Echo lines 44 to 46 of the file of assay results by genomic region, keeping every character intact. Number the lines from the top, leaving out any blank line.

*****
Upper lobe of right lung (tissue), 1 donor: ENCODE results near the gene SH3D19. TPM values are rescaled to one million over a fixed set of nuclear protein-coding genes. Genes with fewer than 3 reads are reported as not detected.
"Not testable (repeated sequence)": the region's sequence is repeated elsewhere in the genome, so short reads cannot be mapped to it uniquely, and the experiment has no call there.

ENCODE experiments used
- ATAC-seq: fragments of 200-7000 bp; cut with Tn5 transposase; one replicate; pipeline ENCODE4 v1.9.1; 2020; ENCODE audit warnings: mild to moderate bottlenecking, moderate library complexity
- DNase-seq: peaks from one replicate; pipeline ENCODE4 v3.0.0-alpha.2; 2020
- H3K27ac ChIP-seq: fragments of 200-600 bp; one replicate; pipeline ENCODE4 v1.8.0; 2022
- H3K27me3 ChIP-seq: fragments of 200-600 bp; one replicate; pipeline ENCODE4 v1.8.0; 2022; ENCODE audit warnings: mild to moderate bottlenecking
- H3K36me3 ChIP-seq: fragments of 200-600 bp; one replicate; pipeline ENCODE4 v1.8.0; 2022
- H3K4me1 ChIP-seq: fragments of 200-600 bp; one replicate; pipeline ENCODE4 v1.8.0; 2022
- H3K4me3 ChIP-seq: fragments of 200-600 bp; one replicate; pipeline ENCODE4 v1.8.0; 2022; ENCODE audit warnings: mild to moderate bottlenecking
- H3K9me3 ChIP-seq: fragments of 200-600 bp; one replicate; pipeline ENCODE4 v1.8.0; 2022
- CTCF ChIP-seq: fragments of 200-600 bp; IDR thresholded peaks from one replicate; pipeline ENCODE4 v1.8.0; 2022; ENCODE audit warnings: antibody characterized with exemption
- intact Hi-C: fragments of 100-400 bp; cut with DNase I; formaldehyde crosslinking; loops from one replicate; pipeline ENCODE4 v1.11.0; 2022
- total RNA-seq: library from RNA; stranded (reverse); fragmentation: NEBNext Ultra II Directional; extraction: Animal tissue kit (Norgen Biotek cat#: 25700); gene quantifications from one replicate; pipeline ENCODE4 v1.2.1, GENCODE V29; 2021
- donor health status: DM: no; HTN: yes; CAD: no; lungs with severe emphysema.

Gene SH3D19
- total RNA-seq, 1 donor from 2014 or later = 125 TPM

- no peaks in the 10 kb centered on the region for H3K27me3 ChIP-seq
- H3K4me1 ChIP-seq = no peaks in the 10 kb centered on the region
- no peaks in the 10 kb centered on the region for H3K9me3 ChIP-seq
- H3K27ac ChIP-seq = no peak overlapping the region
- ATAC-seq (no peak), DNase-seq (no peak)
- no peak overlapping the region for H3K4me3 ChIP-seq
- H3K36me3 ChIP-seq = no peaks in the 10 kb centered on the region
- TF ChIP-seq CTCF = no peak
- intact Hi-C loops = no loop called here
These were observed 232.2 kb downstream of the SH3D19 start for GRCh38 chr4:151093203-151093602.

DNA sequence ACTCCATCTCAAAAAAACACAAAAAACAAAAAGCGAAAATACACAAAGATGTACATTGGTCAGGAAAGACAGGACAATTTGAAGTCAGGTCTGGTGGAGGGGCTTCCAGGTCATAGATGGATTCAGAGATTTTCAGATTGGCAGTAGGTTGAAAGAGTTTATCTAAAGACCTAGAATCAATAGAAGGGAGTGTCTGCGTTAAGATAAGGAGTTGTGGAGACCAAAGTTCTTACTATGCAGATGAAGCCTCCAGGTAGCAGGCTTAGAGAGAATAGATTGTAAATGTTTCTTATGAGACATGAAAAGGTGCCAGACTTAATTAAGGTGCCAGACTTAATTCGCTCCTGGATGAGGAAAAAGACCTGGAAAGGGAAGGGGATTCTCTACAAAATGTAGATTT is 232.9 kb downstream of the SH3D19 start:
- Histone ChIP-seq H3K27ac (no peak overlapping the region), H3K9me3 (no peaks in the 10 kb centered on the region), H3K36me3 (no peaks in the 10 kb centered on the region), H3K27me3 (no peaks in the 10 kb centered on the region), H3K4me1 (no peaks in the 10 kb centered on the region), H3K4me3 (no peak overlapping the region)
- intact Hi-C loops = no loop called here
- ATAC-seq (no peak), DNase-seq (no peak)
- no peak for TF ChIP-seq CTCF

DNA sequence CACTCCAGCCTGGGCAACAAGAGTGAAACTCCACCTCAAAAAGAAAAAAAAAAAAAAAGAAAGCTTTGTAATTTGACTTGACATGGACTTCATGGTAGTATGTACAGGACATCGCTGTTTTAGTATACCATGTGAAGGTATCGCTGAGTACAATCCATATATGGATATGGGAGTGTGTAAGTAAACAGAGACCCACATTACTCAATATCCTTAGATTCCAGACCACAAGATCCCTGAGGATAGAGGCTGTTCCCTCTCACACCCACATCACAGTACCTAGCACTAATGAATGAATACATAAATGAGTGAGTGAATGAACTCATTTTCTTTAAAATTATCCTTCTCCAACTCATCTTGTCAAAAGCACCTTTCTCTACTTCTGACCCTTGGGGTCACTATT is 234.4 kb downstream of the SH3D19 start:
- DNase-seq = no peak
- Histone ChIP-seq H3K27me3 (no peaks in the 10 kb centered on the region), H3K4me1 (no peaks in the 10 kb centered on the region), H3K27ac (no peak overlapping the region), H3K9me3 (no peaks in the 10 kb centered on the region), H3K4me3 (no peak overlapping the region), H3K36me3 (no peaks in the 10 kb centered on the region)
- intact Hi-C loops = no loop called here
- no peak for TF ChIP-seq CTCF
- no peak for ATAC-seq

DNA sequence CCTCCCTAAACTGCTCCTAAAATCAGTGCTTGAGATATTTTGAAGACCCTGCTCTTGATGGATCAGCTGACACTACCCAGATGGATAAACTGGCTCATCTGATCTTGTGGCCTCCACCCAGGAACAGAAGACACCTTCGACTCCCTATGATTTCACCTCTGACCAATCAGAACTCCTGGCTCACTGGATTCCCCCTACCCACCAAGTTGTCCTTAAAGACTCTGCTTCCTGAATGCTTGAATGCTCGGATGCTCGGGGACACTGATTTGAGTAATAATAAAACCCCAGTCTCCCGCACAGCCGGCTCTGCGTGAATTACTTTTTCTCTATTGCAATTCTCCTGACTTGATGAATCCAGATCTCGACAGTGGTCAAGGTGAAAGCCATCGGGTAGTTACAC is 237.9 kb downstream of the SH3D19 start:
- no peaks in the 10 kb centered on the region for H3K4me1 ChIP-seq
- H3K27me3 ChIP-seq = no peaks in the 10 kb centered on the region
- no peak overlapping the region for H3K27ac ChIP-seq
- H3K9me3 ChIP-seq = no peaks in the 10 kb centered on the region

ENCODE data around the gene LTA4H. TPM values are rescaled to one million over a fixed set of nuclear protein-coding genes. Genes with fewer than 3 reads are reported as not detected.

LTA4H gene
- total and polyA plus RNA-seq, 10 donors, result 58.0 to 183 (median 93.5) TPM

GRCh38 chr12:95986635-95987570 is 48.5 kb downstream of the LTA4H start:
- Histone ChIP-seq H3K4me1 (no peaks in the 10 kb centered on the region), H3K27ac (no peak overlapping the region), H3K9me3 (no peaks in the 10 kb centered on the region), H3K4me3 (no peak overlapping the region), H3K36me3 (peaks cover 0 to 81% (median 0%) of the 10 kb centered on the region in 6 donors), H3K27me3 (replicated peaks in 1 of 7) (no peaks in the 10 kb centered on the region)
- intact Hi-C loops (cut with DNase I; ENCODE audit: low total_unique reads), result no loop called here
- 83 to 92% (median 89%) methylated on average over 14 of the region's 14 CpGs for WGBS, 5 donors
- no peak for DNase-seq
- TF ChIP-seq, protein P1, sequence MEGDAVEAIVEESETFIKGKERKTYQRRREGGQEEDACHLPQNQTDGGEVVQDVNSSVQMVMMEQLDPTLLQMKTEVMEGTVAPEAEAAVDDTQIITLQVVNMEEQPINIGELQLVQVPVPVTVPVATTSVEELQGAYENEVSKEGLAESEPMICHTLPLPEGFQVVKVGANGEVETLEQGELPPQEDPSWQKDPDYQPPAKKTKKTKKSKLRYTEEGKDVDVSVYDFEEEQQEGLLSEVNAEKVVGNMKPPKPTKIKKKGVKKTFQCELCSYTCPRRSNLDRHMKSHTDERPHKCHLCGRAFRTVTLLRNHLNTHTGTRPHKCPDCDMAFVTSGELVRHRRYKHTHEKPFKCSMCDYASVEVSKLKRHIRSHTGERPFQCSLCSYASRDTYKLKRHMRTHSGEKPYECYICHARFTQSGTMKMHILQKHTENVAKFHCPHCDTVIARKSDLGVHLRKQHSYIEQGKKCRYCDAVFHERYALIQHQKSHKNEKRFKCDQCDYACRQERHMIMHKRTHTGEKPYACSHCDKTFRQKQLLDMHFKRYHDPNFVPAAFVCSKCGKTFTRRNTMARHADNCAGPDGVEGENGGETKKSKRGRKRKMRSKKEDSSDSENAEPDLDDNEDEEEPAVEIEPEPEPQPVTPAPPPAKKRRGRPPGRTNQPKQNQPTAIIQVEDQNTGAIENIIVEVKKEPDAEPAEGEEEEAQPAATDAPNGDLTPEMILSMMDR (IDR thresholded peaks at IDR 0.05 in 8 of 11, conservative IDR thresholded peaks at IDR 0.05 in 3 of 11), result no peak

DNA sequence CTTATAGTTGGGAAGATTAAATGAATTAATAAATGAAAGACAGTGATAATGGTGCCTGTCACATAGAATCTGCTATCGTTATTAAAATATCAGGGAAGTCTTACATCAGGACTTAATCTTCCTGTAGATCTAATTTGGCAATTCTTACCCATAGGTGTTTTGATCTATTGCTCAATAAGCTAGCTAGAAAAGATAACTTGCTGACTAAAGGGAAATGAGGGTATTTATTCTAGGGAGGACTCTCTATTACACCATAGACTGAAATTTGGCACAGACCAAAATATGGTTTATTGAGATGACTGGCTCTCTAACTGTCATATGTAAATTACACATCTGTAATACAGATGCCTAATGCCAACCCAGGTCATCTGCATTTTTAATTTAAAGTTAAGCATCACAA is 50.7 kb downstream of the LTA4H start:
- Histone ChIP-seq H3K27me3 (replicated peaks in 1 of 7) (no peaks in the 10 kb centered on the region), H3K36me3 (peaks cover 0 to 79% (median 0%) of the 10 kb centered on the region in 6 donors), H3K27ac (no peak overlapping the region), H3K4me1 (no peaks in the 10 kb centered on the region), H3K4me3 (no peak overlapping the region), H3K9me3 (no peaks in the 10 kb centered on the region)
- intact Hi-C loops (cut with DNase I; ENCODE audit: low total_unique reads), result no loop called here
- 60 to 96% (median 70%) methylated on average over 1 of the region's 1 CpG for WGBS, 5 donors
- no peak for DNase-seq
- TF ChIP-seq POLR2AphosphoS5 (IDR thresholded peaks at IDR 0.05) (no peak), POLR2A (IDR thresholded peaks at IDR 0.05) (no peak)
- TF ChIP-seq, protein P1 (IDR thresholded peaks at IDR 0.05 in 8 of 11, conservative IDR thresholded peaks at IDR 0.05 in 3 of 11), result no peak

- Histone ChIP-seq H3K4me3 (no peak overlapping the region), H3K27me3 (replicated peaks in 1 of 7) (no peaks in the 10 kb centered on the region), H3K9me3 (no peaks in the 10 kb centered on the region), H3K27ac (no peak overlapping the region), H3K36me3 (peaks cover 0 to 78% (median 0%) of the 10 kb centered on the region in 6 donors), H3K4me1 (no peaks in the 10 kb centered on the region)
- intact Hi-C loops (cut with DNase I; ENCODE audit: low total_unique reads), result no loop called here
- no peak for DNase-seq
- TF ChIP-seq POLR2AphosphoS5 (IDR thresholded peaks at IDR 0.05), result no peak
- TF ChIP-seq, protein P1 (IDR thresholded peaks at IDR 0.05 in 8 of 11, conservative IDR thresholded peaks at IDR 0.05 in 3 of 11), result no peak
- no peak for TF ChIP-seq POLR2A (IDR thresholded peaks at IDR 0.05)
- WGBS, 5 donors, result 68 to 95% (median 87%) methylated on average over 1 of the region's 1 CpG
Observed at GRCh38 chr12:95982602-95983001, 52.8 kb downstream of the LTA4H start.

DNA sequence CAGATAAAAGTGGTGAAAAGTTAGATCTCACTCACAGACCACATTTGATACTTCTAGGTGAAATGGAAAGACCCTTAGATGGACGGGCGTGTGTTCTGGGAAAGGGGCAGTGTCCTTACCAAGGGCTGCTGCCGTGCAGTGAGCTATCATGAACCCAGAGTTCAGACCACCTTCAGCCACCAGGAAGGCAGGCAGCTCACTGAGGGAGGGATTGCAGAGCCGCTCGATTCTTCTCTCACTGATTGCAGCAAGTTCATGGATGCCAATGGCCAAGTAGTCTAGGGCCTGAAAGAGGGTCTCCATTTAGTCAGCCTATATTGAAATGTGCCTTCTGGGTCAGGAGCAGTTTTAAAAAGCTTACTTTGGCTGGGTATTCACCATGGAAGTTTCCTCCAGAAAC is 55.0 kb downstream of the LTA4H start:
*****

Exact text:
ENCODE data around the gene LTA4H. TPM values are rescaled to one million over a fixed set of nuclear protein-coding genes. Genes with fewer than 3 reads are reported as not detected.

LTA4H gene
- total and polyA plus RNA-seq, 10 donors, result 58.0 to 183 (median 93.5) TPM